Jesus’ Revelation to Infants – Br. Curtis Almquist


Matthew 11:25-27

‘At that time Jesus said, “I thank you, Father, Lord of heaven and earth, because you have hidden these things from the wise and the intelligent and have revealed them to infants…’

Who are “the wise and intelligent” to whom Jesus is referring?  Any one of three groups who held power.  One, the scribes and Pharisees who were the educated, Jewish elite.  Second, the Greeks, whose intellectual prowess was recognized even by Rome.  And thirdly, Rome, which was the occupying and controlling force in Palestine.  To a Roman ear, when Jesus, the peasant, prays aloud to the God whom he calls “Father,” – Papa – I thank you, Papa, Lord of heaven and earth, because you have hidden these things – his revelation – from the wise and intelligent and have revealed them to infants – Jesus is an idiot to the Greeks[i], blasphemous to the Jews, and treasonous to the Romans because Caesar, only Caesar Augustus, was called “God from God.”[ii]

Jesus presses the point.  In Matthew’s Gospel, just beyond where we read today, Jesus is asked, ‘Who is the greatest in the kingdom of heaven?’ He called a child, whom he put among them, and said, ‘Truly I tell you, unless you change and become like children, you will never enter the kingdom of heaven.”[iii]  Matthew also remembers that little children were being brought to Jesus.  He lays his hands on them, blesses them, and says, ‘Let the little children come to me, and do not stop them; for it is to such as these that the kingdom of heaven belongs.’[iv]

Children in Jesus’ day did not have worth in their own right as children.  At best, their worth was in their potential as an adult. Children who were not promising because of their birthright, not promising because of their brightness, or their appearance, or their gender (females being inherently inferior) – were like chattel.  Jesus’ point in raising up a child in his arms is not about our educating children, nor about our encouraging the best out of children, as important as that all is.  Jesus’ point is far more radical and subversive.  Jesus publicly embraces a child with care – which in itself was a “lowly” action reserved for women.  Is it a boy or girl?  The gender would have made a difference given the cultural norms, but we’re not told because it does not matter to Jesus.  Jesus commands his disciples to welcome children, all children, which, because children are the lowest rung, means we as his followers are to welcome everyone.[v]   Everyone has a place within God’s embrace, which is a drastic reversal of the norms.[vi]  Jesus radically confronts the existing structures of power and privilege and piety: Jesus (not Caesar Augustus) represents the God of Gods, and children represent Jesus.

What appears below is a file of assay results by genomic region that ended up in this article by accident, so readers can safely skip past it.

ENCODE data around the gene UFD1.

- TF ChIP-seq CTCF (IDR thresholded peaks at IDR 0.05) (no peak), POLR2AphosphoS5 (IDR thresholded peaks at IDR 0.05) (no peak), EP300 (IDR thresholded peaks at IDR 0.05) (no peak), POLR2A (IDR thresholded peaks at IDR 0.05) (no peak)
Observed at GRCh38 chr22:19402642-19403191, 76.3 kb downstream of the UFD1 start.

There’s a lifetime of lessons we can draw from this Gospel teaching: that everyone, everyone, is welcomed by Jesus’ embrace; that children must have a claim on our attention: their protection, their education, their provision, their future.  We just need to include ourselves among them, we who are called “children of God,” no matter our age.  As important it is to use our God-given minds, to study hard, and to think deeply, and to glean the wisdom of age, God’s revelation is always going to happen at a lower level, in ways of knowing that may defy explanation and examination and yet what we know, absolutely, to be true in our heart.  If you get stuck in your head and cannot figure it out, take Jesus at his word.  Surrender to Jesus’ revelation which will come to us only in our
powerlessness.  Powerless as an infant.


[i] The English word, “idiot,’ from Greek idiotes, “layman, person lacking professional skill.”

[ii] John Dominic Crossan in God and Empire, writes that, before the birth of Jesus, Caesar Augustus was titled “Divine,” “Son of God,” “God from God,” “Lord,” “Redeemer,” “Liberator,” and “Savior of the World.” (p. 28.)